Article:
According to research from Georgia Tech, IoT vertical ecosystems -- in which verticals develop their own standards but later combine with others’ -- and design thinking are keys to IoT success.
IoT will grow in industry-specific “clusters,” each adopting vertical standards and, eventually, the separate spheres will seek to talk to one another and merge, according to new research from Georgia Tech.
Defining the IoT’s “end game as the interconnection of intelligent things,” Alain Louchez, the co-founder and managing director of The Georgia Institute of Technology’s Center for the Development and Application of Internet of Things Technologies (CDAIT), said industries such as agriculture, health care and manufacturing will each act as their own IoT ecosystem, smoothly functioning with their own standards. At some point, the different IoT vertical clusters will seek to share information and even combine, with standards and regulation emerging to enhance their ability to work together on a common platform, according to the whitepaper.
Louchez likened it to the development of the U.S. electrical grid, where small clusters were using a standards approach and continued to combine until the separate grids communicated with each other.
“We’re still at the very beginning of something huge that will unfold over decades,” Louchez said.
Defining IoT as a “metaphor that captures something big that’s going on,” Louchez and CDAIT researchers and members recently released the comprehensive white paper, “Driving New Modes of IoT-Facilitated Citizen/User Engagement.” The paper, intended to educate and spur conversation across academia, industry and government on IoT technologies, defines IoT, provides a list of current standards bodies and security resources, and examines how connected technologies can play out in a user-centric manner in the context of smart cities.
CDAIT brings together academia and industry, with working groups led by the leaders of global companies such as Honeywell, Coca-Cola and Georgia Pacific. Those working groups aim to tackle the main dimensions of IoT, including education and training; startups; IoT thought leadership; security and privacy; and standards, including those for IoT verticals, Louchez said.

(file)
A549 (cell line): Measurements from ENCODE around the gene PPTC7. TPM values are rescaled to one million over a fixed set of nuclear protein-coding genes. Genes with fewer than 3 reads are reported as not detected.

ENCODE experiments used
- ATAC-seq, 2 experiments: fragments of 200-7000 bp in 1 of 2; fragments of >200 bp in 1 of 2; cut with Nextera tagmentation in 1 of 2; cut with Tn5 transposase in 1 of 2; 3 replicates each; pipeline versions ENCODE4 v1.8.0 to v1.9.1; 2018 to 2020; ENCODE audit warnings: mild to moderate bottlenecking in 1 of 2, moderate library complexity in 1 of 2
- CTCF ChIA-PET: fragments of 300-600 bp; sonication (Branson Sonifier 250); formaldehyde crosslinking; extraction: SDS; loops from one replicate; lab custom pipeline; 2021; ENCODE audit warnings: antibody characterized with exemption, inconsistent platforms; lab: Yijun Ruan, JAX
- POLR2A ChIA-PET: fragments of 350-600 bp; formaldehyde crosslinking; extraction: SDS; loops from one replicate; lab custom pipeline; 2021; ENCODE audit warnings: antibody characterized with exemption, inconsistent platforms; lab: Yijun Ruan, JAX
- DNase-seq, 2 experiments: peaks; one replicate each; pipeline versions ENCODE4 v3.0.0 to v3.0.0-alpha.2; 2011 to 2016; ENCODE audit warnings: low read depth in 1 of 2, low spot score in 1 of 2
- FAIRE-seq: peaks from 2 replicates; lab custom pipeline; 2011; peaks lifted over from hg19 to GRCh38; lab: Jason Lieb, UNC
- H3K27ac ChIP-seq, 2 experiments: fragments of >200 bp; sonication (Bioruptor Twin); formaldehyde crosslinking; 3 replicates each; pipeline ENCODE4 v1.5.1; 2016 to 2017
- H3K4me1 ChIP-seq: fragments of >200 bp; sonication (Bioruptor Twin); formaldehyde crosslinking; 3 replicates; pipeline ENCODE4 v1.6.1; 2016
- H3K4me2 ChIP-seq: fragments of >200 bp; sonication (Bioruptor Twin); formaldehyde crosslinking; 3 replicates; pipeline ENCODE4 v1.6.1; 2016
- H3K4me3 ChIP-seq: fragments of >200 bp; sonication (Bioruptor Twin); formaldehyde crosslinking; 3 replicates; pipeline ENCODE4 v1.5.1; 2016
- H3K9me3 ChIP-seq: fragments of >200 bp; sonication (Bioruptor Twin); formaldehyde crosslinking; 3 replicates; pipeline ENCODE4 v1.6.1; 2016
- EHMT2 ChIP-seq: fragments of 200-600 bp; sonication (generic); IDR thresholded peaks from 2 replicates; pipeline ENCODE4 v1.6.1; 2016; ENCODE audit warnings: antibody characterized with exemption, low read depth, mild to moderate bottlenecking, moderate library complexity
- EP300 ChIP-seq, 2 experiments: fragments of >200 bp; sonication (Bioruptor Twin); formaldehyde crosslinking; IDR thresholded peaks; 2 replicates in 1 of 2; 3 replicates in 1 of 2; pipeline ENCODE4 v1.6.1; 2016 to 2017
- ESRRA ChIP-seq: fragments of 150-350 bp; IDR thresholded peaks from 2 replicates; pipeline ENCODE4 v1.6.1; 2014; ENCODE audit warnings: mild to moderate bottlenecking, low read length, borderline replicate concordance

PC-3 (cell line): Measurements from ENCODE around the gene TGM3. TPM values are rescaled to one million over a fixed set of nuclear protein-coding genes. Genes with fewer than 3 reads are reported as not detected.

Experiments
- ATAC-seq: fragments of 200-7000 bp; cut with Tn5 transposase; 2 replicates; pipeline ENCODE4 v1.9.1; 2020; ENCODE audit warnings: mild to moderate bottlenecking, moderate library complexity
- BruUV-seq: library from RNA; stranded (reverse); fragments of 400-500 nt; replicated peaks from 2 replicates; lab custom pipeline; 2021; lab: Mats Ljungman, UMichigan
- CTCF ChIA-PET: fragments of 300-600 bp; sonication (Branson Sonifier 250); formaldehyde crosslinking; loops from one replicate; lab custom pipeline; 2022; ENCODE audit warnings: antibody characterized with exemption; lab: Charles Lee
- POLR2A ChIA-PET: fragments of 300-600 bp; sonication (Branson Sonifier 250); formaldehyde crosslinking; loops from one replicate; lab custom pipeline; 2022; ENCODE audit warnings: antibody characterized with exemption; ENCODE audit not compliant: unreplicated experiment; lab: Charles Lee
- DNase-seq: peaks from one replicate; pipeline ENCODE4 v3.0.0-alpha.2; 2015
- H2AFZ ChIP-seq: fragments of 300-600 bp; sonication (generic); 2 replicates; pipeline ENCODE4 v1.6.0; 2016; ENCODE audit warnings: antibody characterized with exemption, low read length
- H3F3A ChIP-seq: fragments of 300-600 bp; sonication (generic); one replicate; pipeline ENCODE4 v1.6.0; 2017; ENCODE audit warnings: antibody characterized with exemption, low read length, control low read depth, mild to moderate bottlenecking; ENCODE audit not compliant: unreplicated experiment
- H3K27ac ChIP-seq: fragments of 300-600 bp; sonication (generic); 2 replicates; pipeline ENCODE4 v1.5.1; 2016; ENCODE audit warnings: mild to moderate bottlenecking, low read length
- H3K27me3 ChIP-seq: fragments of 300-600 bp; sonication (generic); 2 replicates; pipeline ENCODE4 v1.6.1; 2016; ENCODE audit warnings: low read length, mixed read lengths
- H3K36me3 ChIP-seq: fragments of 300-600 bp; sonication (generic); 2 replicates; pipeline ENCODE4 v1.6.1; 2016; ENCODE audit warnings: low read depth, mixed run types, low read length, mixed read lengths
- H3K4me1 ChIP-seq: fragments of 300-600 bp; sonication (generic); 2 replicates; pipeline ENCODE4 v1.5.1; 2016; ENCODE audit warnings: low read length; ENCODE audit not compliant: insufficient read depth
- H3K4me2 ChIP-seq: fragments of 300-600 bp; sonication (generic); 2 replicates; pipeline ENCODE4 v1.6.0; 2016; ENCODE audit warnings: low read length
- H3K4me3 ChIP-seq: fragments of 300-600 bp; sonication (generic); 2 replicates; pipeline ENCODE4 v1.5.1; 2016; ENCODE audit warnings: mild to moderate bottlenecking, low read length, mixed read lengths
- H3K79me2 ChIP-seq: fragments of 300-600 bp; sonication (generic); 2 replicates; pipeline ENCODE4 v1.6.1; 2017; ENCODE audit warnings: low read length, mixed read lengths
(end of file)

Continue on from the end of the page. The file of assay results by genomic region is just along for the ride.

In this paper, researchers look at the potential for IoT in cities, examining IoT use cases and their results in places like Barcelona, Los Angeles and Tokyo.
They call special attention to the impact of design thinking on smart city projects.
Developing user-centric solutions will be crucial to the proliferation of the IoT, the researchers contend. As such, they recommend leveraging design thinking, for both its principles and supporting methodologies. Agile development processes will help cities, for instance, test and launch small projects, and evolve them quickly with user needs, while the focus on empathy ensures that the user is intrinsic to the development process.
“It has to be focused on the user. You cannot be successful in the IoT if you center whatever you’re doing on technology,” Louchez said. “You have to include the human dimension.”
To help smart cities adopt this approach, researchers created a model – EPIC, short for Ethics, Profit (economic and social), Intimacy and Connectivity — to review the opportunity and impact of investing in IoT. EPIC screens the IoT effort through the four variables for which it was named. Cities can use EPIC as a grid and take the project through the criteria to see how it fares, Louchez said.
In all, the team hopes to foster a dialogue around issues crucial for IoT proliferation and success, along with the understanding that it will be a long process.
“IoT is not a technology. It’s just an outcome brought about by many, many moving parts, many IoT-enabling technologies,” Louchez said.